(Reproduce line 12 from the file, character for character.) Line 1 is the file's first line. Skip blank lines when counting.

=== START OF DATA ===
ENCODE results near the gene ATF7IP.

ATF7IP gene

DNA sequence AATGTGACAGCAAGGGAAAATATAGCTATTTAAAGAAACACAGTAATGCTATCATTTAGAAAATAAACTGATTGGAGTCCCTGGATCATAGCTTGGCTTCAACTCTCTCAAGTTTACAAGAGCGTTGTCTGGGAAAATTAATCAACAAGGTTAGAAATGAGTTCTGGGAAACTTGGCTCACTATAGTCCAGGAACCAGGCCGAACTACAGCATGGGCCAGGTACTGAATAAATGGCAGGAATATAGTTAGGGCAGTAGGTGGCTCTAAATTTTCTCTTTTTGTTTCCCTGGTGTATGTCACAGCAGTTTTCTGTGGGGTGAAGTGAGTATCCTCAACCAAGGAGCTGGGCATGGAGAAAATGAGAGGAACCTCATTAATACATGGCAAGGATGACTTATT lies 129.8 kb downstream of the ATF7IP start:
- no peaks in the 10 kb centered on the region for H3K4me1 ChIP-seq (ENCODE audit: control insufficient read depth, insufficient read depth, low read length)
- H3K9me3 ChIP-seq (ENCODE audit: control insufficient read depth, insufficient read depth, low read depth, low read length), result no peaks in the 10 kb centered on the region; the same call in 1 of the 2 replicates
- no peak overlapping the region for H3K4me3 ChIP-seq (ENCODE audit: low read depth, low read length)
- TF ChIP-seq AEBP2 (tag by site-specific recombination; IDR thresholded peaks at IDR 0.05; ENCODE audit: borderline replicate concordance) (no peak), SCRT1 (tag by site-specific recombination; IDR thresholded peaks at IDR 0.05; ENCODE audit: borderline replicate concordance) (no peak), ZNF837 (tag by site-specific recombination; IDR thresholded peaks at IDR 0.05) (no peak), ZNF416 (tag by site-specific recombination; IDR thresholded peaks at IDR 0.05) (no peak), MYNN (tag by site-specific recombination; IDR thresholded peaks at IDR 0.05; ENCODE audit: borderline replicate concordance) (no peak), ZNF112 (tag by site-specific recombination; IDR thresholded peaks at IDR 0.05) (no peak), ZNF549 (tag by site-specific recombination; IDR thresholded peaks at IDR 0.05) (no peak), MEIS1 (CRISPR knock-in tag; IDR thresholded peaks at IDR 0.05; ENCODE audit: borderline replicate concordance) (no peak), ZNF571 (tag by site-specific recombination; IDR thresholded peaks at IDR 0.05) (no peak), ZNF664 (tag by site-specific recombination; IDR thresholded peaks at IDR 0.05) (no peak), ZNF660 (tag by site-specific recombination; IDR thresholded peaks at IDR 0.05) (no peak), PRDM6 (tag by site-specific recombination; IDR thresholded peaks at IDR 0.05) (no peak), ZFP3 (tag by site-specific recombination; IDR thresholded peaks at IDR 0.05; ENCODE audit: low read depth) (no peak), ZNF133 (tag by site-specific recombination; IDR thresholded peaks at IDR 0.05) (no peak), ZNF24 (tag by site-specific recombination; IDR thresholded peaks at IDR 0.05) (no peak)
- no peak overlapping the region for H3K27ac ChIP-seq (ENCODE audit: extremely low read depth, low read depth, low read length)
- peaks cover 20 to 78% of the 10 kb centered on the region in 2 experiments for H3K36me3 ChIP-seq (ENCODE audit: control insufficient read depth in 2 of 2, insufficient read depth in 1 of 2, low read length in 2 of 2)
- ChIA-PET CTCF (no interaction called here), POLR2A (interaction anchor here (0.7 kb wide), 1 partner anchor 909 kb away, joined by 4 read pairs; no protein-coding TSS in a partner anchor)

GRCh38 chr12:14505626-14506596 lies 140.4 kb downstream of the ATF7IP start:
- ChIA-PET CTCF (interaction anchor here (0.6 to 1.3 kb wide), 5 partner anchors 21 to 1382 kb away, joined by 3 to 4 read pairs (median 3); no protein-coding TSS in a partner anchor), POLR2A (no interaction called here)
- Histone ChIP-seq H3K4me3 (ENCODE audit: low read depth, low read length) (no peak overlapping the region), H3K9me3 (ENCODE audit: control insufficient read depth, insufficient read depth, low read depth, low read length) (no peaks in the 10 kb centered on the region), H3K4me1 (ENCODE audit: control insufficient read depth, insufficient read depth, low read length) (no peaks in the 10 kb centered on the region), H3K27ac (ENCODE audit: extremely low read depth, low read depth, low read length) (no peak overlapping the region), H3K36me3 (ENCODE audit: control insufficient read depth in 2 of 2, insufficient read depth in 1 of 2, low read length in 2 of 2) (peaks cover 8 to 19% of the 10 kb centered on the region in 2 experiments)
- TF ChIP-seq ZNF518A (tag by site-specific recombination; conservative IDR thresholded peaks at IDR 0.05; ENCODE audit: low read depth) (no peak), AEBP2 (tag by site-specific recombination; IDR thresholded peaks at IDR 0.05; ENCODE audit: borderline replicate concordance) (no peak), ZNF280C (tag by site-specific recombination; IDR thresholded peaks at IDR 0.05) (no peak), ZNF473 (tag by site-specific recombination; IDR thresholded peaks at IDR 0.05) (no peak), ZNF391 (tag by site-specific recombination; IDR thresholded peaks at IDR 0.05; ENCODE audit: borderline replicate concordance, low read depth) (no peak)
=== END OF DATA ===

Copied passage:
- ChIA-PET CTCF (interaction anchor here (0.6 to 1.3 kb wide), 5 partner anchors 21 to 1382 kb away, joined by 3 to 4 read pairs (median 3); no protein-coding TSS in a partner anchor), POLR2A (no interaction called here)